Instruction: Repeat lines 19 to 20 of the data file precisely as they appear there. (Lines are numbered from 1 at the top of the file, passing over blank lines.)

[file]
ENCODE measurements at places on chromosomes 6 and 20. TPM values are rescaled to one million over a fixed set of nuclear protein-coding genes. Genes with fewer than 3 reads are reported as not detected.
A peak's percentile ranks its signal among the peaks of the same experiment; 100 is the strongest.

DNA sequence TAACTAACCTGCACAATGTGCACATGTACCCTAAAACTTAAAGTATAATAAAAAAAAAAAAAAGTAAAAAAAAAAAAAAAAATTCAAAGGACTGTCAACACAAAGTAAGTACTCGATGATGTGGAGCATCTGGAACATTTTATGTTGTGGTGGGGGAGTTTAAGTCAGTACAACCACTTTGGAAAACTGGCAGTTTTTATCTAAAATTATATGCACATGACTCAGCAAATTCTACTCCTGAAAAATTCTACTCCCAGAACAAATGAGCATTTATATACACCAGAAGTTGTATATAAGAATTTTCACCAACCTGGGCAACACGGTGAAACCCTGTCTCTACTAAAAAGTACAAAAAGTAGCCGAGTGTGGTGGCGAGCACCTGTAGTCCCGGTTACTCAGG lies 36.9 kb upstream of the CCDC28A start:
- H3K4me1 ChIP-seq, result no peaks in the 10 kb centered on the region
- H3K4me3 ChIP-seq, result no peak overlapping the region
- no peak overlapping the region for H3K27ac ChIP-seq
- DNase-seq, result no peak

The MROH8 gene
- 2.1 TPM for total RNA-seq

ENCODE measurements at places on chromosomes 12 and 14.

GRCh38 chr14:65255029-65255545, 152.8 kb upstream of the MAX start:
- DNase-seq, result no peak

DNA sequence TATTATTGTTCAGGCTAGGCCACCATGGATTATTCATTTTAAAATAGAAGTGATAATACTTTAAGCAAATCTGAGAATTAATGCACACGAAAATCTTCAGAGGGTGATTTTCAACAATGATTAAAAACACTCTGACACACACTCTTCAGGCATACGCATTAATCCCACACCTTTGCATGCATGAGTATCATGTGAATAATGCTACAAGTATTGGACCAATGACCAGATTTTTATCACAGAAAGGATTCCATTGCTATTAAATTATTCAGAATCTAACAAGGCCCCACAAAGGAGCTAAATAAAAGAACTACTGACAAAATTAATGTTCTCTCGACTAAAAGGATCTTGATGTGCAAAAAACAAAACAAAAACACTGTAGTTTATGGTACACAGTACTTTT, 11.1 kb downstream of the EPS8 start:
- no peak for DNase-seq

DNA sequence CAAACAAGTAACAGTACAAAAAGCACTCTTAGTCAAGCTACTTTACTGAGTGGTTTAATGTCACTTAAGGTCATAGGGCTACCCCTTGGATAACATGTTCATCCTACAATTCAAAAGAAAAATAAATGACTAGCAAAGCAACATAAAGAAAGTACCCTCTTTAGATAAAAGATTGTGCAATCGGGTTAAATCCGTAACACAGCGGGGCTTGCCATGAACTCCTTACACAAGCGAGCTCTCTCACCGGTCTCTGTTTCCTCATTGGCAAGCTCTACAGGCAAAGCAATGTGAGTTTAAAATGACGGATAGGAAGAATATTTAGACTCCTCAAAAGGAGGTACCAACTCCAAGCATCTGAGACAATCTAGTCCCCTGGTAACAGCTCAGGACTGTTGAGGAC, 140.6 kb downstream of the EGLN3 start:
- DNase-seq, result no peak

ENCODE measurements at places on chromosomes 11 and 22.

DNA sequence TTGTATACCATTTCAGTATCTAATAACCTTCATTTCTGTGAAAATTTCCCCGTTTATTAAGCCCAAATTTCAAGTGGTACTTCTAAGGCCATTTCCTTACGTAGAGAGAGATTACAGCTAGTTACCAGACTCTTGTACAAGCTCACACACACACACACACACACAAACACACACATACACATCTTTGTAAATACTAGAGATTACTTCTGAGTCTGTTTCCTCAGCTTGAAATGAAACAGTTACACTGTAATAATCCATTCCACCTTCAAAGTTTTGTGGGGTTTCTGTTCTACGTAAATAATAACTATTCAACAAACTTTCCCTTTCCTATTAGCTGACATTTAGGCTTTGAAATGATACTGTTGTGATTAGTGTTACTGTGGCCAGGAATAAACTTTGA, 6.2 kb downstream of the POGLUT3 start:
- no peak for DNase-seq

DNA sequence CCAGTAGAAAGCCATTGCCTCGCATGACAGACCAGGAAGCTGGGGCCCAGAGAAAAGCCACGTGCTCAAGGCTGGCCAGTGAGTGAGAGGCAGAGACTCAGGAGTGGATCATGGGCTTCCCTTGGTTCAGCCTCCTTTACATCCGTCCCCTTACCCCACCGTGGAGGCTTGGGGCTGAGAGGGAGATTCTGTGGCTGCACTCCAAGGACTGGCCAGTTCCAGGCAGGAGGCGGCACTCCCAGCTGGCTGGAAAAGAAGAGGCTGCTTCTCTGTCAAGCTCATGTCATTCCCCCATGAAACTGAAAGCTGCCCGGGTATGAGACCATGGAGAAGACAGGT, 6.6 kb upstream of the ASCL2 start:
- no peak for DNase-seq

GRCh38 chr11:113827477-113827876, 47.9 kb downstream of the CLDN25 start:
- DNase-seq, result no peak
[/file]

- no peak for DNase-seq

DNA sequence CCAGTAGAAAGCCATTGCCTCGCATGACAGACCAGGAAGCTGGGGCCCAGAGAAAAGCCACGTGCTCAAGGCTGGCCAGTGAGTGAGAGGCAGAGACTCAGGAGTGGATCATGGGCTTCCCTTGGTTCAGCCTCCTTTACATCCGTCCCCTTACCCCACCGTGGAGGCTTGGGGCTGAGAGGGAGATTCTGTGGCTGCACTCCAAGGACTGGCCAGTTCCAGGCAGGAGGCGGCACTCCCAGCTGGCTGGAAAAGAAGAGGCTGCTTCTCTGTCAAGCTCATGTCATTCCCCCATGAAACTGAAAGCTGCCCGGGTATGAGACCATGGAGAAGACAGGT, 6.6 kb upstream of the ASCL2 start: